[Haskell-cafe] type and data constructors in CT
Ben Moseley
ben_moseley at mac.com
Sun Feb 1 09:26:15 EST 2009
On 31 Jan 2009, at 20:54, Gregg Reynolds wrote:
> On Sat, Jan 31, 2009 at 1:02 PM, Ben Moseley <ben_moseley at mac.com>
> wrote:
>> You can view a polymorphic unary type constructor of type ":: a ->
>> T" as a
>> polymorphic function.
>
> Shouldn't that be * :: a -> T a ?
Yes, you're right. And when I say "polymorphic unary type constructor"
I really mean "polymorphic unary /data/ constructor" ...
>> In general, polymorphic functions correspond roughly to natural
>> transformations (in this case from the identity functor to T).
>
>
> Are you saying a type constructor is a nat trans and not a functor
> (component)?
Nope ... what I was trying to say is that the data constructor bit is
like a nat trans. (You're right that a unary type constructor often
does correspond to a functor - providing there's a corresponding arrow/
function component).
> Seems much more like a plain ol' functor mapping of
> object to object to me - the objects being types. Can you clarify
> what you mean about the correspondence with natural transformations?
So, the idea is that any polymorphic Haskell function (including Data
constructors) can be seen as a natural transformation - so a
"function" from any object (ie type) to an arrow (ie function). So,
take "listToMaybe :: [a] -> Maybe a" ... this can be seen as a natural
transformation from the List functor ([] type constructor) to the
Maybe functor (Maybe type constructor) which is a "function" from any
type "a" (eg 'Int') to an arrow (ie Haskell function) eg
"listToMaybe :: [Int] -> Maybe Int".
Hope that makes somewhat more sense.
Cheers,
--Ben
> I admit I haven't thought through "polymorphic function", mainly
> because there doesn't seem to be any such beast in category theory,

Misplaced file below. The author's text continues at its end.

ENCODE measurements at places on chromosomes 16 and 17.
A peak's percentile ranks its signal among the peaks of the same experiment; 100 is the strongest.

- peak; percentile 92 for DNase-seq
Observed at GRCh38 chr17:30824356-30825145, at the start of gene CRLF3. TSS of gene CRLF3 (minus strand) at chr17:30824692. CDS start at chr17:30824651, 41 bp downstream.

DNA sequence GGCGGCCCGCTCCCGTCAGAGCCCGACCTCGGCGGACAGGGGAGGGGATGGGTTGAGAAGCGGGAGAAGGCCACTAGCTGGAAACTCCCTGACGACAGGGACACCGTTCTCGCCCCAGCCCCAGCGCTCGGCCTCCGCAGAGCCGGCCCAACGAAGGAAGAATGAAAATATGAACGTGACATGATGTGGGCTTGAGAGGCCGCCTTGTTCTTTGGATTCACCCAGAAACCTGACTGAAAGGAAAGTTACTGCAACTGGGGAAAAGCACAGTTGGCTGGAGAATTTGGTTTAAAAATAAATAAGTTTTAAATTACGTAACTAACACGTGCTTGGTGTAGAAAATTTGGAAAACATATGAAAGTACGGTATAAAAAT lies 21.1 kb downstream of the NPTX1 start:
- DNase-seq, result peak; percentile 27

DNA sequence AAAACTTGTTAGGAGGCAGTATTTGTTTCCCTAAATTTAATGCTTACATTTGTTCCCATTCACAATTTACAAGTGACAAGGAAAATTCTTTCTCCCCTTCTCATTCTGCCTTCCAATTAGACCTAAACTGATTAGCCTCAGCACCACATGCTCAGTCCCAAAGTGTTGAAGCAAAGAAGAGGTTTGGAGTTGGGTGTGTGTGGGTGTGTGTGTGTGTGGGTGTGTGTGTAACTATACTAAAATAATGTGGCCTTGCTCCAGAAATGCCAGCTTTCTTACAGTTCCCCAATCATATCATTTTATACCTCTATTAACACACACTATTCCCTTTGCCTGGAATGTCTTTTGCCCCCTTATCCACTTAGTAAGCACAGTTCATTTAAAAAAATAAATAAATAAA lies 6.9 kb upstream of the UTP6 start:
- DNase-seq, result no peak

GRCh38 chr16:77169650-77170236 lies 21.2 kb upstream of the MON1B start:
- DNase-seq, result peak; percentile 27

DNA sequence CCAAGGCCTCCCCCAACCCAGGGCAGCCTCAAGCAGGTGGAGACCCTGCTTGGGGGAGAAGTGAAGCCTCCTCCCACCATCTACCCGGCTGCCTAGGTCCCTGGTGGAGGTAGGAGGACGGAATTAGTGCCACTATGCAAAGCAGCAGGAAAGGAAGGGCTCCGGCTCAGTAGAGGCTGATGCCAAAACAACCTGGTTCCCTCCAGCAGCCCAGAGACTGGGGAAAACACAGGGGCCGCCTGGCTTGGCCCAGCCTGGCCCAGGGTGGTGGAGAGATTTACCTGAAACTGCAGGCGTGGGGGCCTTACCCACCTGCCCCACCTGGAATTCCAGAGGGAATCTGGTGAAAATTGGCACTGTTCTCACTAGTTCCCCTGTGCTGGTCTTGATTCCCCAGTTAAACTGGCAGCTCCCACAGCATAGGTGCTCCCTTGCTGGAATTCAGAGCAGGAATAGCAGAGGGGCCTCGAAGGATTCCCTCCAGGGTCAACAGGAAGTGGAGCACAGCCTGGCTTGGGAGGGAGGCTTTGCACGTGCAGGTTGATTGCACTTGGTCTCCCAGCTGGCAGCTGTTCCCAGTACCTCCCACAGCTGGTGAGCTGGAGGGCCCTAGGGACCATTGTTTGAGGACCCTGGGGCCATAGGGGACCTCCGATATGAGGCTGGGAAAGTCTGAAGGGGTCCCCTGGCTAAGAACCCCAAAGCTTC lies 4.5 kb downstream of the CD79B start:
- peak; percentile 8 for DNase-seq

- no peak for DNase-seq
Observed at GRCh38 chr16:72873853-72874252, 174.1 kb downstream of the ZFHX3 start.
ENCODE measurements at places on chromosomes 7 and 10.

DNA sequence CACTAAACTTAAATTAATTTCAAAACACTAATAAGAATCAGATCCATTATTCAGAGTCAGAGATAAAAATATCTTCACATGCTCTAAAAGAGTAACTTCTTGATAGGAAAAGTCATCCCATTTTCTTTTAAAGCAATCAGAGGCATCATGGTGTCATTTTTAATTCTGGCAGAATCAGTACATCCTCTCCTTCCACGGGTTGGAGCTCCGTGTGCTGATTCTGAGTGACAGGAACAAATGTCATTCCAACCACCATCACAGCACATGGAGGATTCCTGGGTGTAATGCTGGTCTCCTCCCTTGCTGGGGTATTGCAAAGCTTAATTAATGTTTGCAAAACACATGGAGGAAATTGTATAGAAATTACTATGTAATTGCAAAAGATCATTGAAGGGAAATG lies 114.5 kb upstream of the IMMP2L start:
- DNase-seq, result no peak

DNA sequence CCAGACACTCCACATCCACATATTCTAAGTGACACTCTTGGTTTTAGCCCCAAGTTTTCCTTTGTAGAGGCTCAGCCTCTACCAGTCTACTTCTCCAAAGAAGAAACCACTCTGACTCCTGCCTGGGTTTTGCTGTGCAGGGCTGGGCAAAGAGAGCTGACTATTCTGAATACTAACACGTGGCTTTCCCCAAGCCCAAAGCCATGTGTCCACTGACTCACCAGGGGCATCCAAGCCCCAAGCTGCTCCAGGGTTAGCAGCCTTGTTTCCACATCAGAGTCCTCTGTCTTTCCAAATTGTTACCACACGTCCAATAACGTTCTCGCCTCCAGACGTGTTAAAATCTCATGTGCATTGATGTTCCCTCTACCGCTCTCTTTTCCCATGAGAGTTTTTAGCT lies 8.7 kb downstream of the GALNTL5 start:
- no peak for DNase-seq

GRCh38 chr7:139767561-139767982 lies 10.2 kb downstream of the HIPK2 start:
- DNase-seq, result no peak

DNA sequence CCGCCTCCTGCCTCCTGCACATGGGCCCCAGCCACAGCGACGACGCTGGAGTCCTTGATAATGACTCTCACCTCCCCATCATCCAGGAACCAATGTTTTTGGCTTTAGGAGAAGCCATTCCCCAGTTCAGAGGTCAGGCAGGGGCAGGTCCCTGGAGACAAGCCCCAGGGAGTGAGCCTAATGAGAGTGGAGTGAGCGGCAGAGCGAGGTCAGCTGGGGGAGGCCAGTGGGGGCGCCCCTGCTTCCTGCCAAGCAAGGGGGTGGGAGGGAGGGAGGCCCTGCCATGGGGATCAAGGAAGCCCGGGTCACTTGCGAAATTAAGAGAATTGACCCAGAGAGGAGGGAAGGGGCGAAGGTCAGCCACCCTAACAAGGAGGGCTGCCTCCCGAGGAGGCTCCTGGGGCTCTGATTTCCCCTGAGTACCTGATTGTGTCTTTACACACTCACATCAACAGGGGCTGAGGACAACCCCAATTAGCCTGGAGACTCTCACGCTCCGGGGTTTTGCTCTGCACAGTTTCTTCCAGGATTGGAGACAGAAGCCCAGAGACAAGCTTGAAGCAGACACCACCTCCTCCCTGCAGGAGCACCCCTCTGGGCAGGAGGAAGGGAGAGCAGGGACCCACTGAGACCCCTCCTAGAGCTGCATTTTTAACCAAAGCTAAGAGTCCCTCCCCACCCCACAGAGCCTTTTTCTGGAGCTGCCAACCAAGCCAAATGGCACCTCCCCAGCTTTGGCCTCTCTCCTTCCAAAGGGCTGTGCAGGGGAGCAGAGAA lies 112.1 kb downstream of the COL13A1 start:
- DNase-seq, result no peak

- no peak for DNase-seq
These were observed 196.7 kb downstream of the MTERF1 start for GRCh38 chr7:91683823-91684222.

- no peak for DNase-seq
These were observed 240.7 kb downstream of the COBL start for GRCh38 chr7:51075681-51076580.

> and to be honest I've always thought the metaphor is misleading.
> After all, a function by definition cannot be polymorphic. It seems
> like fancy name for a syntactic convenience to me - a way to express
> /intensionally/ a set of equations without writing them all out
> explicitly.
>
> Thanks,
>
> gregg
>
>>
>> --Ben
>>
>> On 31 Jan 2009, at 17:00, Gregg Reynolds wrote:
>>
>>> Hi,
>>>
>>> I think I've finally figured out what a monad is, but there's one
>>> thing I haven't seen addressed in category theory stuff I've found
>>> online. That is the relation between type constructors and data
>>> constructors.
>>>
>>> As I understand it, a type constructor Tcon a is basically the
>>> object
>>> component of a functor T that maps one Haskell type to another.
>>> Haskell types are construed as the objects of category
>>> "HaskellType".
>>> I think that's a pretty straightforward interpretation of the CT
>>> definition of functor.
>>>
>>> But a data constructor Dcon a is an /element/ mapping taking
>>> elements
>>> (values) of one type to elements of another type. So it too can be
>>> construed as a functor, if each type itself is construed as a
>>> category.
>>>
>>> So this gives us two functors, but they operate on different things,
>>> and I don't see how to get from one to the other in CT terms. Or
>>> rather, they're obviously related, but I don't see how to express
>>> that
>>> relation formally.
>>>
>>> If somebody could point me in the right direction I'd be grateful.
>>> Might even write a tutorial. Can't have too many of those.
>>>
>>> Thanks,
>>>
>>> Gregg
>>> _______________________________________________
>>> Haskell-Cafe mailing list
>>> Haskell-Cafe at haskell.org
>>> http://www.haskell.org/mailman/listinfo/haskell-cafe
>>
>>
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